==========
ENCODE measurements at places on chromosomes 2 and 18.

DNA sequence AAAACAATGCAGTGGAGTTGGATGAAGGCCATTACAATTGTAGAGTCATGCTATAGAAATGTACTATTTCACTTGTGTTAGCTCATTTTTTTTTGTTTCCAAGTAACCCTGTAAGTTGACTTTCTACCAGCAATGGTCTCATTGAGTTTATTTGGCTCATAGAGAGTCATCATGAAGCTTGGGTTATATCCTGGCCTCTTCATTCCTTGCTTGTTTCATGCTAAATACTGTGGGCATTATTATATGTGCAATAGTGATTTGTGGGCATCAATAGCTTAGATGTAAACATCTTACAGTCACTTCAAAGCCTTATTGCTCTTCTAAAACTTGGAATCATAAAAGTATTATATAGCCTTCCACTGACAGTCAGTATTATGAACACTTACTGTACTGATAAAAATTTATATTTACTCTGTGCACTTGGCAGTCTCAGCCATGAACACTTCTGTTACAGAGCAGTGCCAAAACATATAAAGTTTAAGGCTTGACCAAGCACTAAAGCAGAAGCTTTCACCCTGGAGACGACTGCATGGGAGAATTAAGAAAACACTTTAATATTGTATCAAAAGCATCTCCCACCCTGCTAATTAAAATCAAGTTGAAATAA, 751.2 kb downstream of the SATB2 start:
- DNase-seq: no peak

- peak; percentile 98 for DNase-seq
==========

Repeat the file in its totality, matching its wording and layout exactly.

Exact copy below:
ENCODE measurements at places on chromosomes 2 and 18.

DNA sequence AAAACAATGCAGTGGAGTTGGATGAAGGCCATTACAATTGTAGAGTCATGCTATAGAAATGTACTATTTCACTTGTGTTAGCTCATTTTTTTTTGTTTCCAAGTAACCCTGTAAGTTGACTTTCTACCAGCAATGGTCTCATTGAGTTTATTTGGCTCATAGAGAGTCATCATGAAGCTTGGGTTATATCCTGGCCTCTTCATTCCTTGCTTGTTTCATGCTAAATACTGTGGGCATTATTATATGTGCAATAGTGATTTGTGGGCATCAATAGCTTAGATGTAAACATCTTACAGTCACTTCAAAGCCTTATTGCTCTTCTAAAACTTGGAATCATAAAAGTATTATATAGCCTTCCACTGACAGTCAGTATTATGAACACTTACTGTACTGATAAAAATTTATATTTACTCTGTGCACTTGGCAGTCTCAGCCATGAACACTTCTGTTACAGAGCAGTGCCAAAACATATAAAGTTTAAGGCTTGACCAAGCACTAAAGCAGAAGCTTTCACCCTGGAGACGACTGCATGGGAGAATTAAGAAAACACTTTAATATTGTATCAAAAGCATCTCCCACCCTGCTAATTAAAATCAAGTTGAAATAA, 751.2 kb downstream of the SATB2 start:
- DNase-seq: no peak

- peak; percentile 98 for DNase-seq